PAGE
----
Considering only CRJ-200 jetliners grouping the three sets of inspection tasks for the A and base checks into check packages is complicated by the large number of OOP and calendar tasks with intervals that are not in phase with the FH inspections. How tasks are grouped and formed into checks depends on rates of aircraft utilization. This analysis assumes aircraft operating at 2,300-2,400FH and 2,100FC per year. Aircraft-Commerce, Maintenance & Engineering, Issue 52, pg. 52, 54 [June/July 2007] states that if we proceed with checks as they are due aircraft will be always in hangar rather than flying therefore it becomes essential to club checks so that excess maintenance should not be an issue. As base checks are most time consuming activities it is better to plan those task before all other. Aircraft with annual utilizations of about 2,000FH can have checks in phases of 24 months. This means that tasks with multiples of 4,000FH and calendar items with interval multiples of 12 and 24 months and higher can be grouped together. Tasks with intervals that are multiples of 5,000FH would have to be brought forward and performed early. In the cases where they come due at the same time as large groups of other tasks they are included in base checks. Examples are the 24-month, 48-month and 72-month checks. During five year period, it will leave task group with interval of 48 & 60 month. These are scheduled in the base checks.
Not all these tasks are able to use their full intervals, however. For example small checks at 60 month interval are brought forward to 48 month check. The second group of tasks includes those with interval multiples of 4,000FH. The first group of tasks (Group 1), with intervals of 3,000FH, only requires 1MH and can be scheduled in A checks. These tasks can also be scheduled into base checks when their interval coincides with a base check. The second and third groups (Group 2 and Group 3), which come due every 4,000FH and 8,000FH can be included in base checks. The third main group of tasks includes those with interval multiples of 5,000FH. The 1C, 2C and 3C tasks have to be brought forward in multiples of 4,000FH, 8,000FH and 12,000FH. Once these three groups of tasks are grouped together, there are checks every 24 months. The items included in each check and the total routine MH required is summarized. (See Annexure table 3)
A-Checks are relatively easy to plan, however, because the third group of OOP tasks that comes due every 400FH is small. The actual interval of the A check is also likely to be close to 400FH. These OOP tasks can therefore either be scheduled in one of the 'routine' checks at a 100FH interval, or in the A checks if the actual interval is less than 400FH. The APU-related tasks, however, also come due in A checks or a 'routine' check that comes due in multiples of 100FH. The amount of routine labor for A checks is 50-186MH, depending on the size of the check. The group 1 base check tasks come due every 3,000FH and use about 1MH. These can therefore be scheduled either every fifth or sixth A check, or in a 'routine' check. The other main group of base check tasks that are scheduled with A or line checks are the 12- and sometimes 36- month calendar tasks. The 12-month tasks use about 20MH, and can be scheduled with every fourth or fifth A check. The 36-month tasks will add another 7MH when added once every 15-17 A checks. These tasks therefore increase the range of routine labor for most A checks to 50-130MH.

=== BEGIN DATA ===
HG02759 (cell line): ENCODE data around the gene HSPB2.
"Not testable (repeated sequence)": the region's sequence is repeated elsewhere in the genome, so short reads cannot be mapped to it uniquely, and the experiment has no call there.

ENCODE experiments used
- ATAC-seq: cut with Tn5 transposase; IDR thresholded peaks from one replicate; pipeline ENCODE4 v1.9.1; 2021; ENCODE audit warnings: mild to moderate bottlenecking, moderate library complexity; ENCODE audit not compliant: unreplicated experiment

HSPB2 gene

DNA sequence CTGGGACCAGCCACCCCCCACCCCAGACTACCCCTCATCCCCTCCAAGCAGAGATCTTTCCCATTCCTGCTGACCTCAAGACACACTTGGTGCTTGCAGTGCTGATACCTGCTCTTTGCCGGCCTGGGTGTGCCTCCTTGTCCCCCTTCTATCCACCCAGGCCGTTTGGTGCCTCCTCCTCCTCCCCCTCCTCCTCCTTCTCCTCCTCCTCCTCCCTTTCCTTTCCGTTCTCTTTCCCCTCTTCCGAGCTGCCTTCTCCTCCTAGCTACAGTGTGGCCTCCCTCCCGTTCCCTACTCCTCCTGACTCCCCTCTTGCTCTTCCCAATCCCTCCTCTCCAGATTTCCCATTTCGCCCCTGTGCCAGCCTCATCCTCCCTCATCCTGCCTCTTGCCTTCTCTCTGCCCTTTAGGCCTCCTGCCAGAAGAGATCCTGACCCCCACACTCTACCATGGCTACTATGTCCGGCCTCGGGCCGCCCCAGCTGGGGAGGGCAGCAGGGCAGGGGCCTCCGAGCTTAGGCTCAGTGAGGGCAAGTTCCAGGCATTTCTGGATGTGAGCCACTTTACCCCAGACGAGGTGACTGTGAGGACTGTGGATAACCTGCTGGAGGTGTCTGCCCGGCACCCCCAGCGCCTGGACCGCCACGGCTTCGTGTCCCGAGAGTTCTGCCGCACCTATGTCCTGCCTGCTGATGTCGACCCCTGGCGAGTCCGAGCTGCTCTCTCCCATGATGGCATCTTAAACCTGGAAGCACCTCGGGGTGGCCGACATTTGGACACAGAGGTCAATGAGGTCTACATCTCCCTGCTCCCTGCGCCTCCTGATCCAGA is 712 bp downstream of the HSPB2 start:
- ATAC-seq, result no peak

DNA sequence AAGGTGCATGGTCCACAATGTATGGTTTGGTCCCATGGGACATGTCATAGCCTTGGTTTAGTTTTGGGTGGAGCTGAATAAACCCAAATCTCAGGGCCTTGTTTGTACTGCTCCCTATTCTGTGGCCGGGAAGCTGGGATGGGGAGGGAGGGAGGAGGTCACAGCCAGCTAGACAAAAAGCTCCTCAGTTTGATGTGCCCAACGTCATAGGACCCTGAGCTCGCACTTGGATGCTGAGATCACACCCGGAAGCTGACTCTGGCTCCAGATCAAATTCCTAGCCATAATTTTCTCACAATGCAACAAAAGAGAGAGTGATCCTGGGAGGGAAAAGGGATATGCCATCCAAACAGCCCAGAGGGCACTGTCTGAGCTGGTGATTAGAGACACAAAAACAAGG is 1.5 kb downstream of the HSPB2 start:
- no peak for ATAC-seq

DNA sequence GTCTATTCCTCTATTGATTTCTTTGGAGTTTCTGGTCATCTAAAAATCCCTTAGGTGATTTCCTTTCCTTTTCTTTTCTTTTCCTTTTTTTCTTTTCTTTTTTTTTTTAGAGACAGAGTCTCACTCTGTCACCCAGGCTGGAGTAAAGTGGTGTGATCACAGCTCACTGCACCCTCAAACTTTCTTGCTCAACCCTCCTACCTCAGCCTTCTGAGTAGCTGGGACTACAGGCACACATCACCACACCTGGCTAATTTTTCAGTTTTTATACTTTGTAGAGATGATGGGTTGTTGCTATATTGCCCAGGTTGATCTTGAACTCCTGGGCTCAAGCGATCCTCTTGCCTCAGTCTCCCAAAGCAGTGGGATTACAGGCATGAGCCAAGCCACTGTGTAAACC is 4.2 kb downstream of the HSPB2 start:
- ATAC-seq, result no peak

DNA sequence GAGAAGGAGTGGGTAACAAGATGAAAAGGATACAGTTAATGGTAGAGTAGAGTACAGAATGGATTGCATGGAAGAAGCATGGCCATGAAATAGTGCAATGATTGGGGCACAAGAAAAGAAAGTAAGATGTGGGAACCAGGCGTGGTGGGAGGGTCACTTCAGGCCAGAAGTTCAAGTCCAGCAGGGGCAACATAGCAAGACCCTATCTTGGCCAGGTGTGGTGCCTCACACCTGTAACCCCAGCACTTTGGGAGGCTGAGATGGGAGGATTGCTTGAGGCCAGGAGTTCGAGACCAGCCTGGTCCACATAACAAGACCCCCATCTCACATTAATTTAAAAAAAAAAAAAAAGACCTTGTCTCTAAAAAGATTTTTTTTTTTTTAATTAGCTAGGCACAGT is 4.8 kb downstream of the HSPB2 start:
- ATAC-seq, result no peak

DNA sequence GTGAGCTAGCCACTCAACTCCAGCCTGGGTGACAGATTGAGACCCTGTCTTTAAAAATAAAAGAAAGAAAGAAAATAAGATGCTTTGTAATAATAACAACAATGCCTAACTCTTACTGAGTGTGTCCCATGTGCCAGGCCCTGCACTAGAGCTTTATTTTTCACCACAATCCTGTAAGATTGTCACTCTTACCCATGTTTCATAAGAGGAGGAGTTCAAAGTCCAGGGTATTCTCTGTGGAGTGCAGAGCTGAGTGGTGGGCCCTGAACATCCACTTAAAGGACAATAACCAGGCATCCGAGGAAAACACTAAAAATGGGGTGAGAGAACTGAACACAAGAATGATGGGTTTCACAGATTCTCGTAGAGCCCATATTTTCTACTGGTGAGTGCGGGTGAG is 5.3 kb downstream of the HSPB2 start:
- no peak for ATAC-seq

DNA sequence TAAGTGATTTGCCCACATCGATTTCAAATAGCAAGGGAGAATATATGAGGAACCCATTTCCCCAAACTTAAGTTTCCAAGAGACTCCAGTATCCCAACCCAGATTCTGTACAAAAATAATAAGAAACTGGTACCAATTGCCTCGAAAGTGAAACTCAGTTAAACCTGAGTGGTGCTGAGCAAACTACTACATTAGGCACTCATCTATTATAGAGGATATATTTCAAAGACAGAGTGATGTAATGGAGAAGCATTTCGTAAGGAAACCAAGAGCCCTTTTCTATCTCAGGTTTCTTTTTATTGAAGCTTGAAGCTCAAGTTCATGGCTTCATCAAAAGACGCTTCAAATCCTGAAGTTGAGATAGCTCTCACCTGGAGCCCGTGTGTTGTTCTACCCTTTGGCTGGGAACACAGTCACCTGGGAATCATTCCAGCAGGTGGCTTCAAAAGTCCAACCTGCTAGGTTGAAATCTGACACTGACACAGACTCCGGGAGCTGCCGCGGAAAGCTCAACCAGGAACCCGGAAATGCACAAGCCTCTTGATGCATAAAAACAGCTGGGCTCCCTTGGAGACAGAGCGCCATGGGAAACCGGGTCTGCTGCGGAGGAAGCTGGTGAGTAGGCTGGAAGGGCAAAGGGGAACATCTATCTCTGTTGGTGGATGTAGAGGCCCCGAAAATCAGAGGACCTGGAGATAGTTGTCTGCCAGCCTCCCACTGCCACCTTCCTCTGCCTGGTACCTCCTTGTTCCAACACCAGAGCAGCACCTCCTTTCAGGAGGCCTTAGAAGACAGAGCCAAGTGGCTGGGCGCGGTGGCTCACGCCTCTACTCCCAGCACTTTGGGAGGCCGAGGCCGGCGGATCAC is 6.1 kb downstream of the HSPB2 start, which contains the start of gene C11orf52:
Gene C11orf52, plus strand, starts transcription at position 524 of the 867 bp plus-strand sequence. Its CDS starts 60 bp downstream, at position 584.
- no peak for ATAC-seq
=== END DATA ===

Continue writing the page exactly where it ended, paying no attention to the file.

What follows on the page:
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Air Canada follows extensive procedure for Maintenance, Repair and Overhaul (MRO), http://www.aircanada.com/en/about/career/maintenance clearly states that maintenance program has been divided into various subsections like Line Maintenance, Sheet metal and plumbing, Avionics, and lot more, thus dividing program into various activities and costing is to be done on activity basis.
Aircraft-Commerce, Maintenance & Engineering, Issue 52, pg. 52, 54 [June/July 2007] states that the total work packages for A checks include routine inspections, the clearing of deferred defects that have arisen during operation, some component changes and some interior cleaning work. This takes the total labor for these checks to 80-200MH, with an average of over 130MH. Labor charged at a generic rate of $70 per MH will take the cost of the labor portion to $5,600-14,000. The cost of materials and consumables with these checks will be $2,000-4,500. Base check work scopes will have similar items to A checks. In addition to routine inspections, base checks will include: non-routine rectifications; clearing any defects left from operation; incorporation of service bulletins (SBs) and airworthiness directives (ADs); additional OOP tasks;
The non-routine ratio starts off at about 50% of routine MH for young aircraft up to three years old. The MH required for non-routine rectifications therefore increase the labor used. In the analysis and check planning used, the sub-total for routine and non-routine labor starts at about 500MH for the 24-month check, rising to 1,100MH for the 48-month check. The first additional item to be considered is the clearing of deferred defects. The MH required for this is variable, and is 40-200 for base checks. An average of 100MH can be budgeted for base checks. Component changes are the second item. A landing gear ship set, for example, uses about 50MH for removal and reinstallation. Components removed will be hard-timed units, plus on-condition rotables that have failed or require removal. An average of 50MH should be used for this element of the check. An average of 100MH per base check should be used. These additional items therefore add 300-550 MH to the main portions of routine and non-routine labor for the checks. This takes the total for the 24-month check to about 800MH. Most checks are larger, with the 48-month check using 1,500MH.